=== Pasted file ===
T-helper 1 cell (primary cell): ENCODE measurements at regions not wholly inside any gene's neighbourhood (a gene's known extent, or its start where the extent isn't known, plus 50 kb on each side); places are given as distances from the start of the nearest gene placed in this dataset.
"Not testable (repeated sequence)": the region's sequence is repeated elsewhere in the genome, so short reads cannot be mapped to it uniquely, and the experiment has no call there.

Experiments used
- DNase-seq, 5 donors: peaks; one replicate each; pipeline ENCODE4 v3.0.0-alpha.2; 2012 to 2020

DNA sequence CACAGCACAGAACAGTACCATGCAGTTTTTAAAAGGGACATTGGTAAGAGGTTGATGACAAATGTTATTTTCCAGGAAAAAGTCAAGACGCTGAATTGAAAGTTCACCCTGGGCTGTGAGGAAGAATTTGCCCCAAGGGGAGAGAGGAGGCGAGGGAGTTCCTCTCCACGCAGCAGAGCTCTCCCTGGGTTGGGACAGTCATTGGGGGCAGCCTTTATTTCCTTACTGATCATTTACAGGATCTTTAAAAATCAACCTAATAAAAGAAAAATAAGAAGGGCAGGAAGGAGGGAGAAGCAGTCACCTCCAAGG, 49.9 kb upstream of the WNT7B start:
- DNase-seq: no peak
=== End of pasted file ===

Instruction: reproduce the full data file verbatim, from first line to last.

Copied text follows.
T-helper 1 cell (primary cell): ENCODE measurements at regions not wholly inside any gene's neighbourhood (a gene's known extent, or its start where the extent isn't known, plus 50 kb on each side); places are given as distances from the start of the nearest gene placed in this dataset.
"Not testable (repeated sequence)": the region's sequence is repeated elsewhere in the genome, so short reads cannot be mapped to it uniquely, and the experiment has no call there.

Experiments used
- DNase-seq, 5 donors: peaks; one replicate each; pipeline ENCODE4 v3.0.0-alpha.2; 2012 to 2020

DNA sequence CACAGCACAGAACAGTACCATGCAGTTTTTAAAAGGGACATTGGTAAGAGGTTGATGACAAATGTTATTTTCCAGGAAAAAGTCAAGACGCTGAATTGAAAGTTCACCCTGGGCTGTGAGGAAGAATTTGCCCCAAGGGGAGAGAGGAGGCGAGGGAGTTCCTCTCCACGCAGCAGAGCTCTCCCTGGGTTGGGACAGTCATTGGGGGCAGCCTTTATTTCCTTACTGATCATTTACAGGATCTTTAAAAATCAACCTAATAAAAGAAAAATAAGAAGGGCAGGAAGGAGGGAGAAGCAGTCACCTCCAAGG, 49.9 kb upstream of the WNT7B start:
- DNase-seq: no peak